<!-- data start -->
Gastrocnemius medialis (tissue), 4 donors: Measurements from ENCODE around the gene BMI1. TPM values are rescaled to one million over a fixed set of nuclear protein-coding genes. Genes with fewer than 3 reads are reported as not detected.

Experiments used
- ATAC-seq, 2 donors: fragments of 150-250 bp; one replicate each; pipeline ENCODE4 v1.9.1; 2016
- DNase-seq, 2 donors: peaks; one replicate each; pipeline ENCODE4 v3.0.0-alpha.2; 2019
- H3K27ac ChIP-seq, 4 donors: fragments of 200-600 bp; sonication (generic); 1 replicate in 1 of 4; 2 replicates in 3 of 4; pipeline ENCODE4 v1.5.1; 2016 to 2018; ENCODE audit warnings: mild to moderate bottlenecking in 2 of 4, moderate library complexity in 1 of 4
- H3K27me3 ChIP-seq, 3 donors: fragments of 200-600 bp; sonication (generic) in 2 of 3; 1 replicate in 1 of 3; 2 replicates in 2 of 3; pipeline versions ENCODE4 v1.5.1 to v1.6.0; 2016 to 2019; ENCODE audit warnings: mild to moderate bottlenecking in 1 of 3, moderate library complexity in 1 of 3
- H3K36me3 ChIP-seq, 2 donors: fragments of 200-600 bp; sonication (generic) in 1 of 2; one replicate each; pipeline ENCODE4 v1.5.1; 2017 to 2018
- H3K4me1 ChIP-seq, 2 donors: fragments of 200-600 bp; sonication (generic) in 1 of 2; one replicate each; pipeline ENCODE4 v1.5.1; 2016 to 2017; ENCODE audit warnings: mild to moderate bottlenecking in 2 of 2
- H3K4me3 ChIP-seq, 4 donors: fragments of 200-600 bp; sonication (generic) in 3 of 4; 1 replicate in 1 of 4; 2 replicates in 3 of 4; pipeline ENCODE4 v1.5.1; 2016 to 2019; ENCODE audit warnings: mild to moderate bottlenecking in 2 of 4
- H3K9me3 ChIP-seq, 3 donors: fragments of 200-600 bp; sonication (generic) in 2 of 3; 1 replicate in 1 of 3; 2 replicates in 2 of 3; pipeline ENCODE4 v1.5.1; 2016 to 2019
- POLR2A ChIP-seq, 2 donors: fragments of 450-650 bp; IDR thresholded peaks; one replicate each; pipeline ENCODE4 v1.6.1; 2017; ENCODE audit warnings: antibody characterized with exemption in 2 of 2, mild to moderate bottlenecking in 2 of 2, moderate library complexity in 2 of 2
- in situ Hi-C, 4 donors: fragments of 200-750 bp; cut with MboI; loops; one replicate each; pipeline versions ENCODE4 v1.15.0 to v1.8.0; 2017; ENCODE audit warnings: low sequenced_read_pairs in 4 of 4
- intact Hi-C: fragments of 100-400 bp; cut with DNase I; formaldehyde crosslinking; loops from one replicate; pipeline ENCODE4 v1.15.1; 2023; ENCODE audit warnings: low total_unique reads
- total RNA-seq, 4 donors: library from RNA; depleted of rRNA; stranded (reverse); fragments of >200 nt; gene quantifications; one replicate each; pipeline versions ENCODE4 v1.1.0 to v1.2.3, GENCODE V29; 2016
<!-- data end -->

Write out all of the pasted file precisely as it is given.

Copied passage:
Gastrocnemius medialis (tissue), 4 donors: Measurements from ENCODE around the gene BMI1. TPM values are rescaled to one million over a fixed set of nuclear protein-coding genes. Genes with fewer than 3 reads are reported as not detected.

Experiments used
- ATAC-seq, 2 donors: fragments of 150-250 bp; one replicate each; pipeline ENCODE4 v1.9.1; 2016
- DNase-seq, 2 donors: peaks; one replicate each; pipeline ENCODE4 v3.0.0-alpha.2; 2019
- H3K27ac ChIP-seq, 4 donors: fragments of 200-600 bp; sonication (generic); 1 replicate in 1 of 4; 2 replicates in 3 of 4; pipeline ENCODE4 v1.5.1; 2016 to 2018; ENCODE audit warnings: mild to moderate bottlenecking in 2 of 4, moderate library complexity in 1 of 4
- H3K27me3 ChIP-seq, 3 donors: fragments of 200-600 bp; sonication (generic) in 2 of 3; 1 replicate in 1 of 3; 2 replicates in 2 of 3; pipeline versions ENCODE4 v1.5.1 to v1.6.0; 2016 to 2019; ENCODE audit warnings: mild to moderate bottlenecking in 1 of 3, moderate library complexity in 1 of 3
- H3K36me3 ChIP-seq, 2 donors: fragments of 200-600 bp; sonication (generic) in 1 of 2; one replicate each; pipeline ENCODE4 v1.5.1; 2017 to 2018
- H3K4me1 ChIP-seq, 2 donors: fragments of 200-600 bp; sonication (generic) in 1 of 2; one replicate each; pipeline ENCODE4 v1.5.1; 2016 to 2017; ENCODE audit warnings: mild to moderate bottlenecking in 2 of 2
- H3K4me3 ChIP-seq, 4 donors: fragments of 200-600 bp; sonication (generic) in 3 of 4; 1 replicate in 1 of 4; 2 replicates in 3 of 4; pipeline ENCODE4 v1.5.1; 2016 to 2019; ENCODE audit warnings: mild to moderate bottlenecking in 2 of 4
- H3K9me3 ChIP-seq, 3 donors: fragments of 200-600 bp; sonication (generic) in 2 of 3; 1 replicate in 1 of 3; 2 replicates in 2 of 3; pipeline ENCODE4 v1.5.1; 2016 to 2019
- POLR2A ChIP-seq, 2 donors: fragments of 450-650 bp; IDR thresholded peaks; one replicate each; pipeline ENCODE4 v1.6.1; 2017; ENCODE audit warnings: antibody characterized with exemption in 2 of 2, mild to moderate bottlenecking in 2 of 2, moderate library complexity in 2 of 2
- in situ Hi-C, 4 donors: fragments of 200-750 bp; cut with MboI; loops; one replicate each; pipeline versions ENCODE4 v1.15.0 to v1.8.0; 2017; ENCODE audit warnings: low sequenced_read_pairs in 4 of 4
- intact Hi-C: fragments of 100-400 bp; cut with DNase I; formaldehyde crosslinking; loops from one replicate; pipeline ENCODE4 v1.15.1; 2023; ENCODE audit warnings: low total_unique reads
- total RNA-seq, 4 donors: library from RNA; depleted of rRNA; stranded (reverse); fragments of >200 nt; gene quantifications; one replicate each; pipeline versions ENCODE4 v1.1.0 to v1.2.3, GENCODE V29; 2016